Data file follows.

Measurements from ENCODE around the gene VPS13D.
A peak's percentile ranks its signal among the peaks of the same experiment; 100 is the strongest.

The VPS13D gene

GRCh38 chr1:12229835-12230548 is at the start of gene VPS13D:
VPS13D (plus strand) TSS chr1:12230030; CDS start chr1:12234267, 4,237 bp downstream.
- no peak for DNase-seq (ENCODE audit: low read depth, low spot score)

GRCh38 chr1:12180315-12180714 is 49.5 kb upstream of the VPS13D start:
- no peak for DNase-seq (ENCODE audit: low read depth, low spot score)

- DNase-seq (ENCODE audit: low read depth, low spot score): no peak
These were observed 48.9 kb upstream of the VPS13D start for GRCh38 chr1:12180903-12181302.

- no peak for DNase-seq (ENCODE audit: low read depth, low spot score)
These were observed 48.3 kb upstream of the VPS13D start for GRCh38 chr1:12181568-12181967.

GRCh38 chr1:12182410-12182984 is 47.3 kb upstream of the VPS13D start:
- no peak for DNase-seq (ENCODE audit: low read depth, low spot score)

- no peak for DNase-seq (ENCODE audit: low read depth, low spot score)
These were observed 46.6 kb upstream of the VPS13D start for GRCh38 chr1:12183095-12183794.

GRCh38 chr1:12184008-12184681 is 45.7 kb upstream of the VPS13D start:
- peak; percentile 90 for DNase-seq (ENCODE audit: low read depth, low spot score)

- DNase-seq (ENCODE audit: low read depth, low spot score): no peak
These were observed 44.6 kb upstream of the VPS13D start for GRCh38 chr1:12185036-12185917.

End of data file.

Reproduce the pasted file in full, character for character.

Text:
Measurements from ENCODE around the gene VPS13D.
A peak's percentile ranks its signal among the peaks of the same experiment; 100 is the strongest.

The VPS13D gene

GRCh38 chr1:12229835-12230548 is at the start of gene VPS13D:
VPS13D (plus strand) TSS chr1:12230030; CDS start chr1:12234267, 4,237 bp downstream.
- no peak for DNase-seq (ENCODE audit: low read depth, low spot score)

GRCh38 chr1:12180315-12180714 is 49.5 kb upstream of the VPS13D start:
- no peak for DNase-seq (ENCODE audit: low read depth, low spot score)

- DNase-seq (ENCODE audit: low read depth, low spot score): no peak
These were observed 48.9 kb upstream of the VPS13D start for GRCh38 chr1:12180903-12181302.

- no peak for DNase-seq (ENCODE audit: low read depth, low spot score)
These were observed 48.3 kb upstream of the VPS13D start for GRCh38 chr1:12181568-12181967.

GRCh38 chr1:12182410-12182984 is 47.3 kb upstream of the VPS13D start:
- no peak for DNase-seq (ENCODE audit: low read depth, low spot score)

- no peak for DNase-seq (ENCODE audit: low read depth, low spot score)
These were observed 46.6 kb upstream of the VPS13D start for GRCh38 chr1:12183095-12183794.

GRCh38 chr1:12184008-12184681 is 45.7 kb upstream of the VPS13D start:
- peak; percentile 90 for DNase-seq (ENCODE audit: low read depth, low spot score)

- DNase-seq (ENCODE audit: low read depth, low spot score): no peak
These were observed 44.6 kb upstream of the VPS13D start for GRCh38 chr1:12185036-12185917.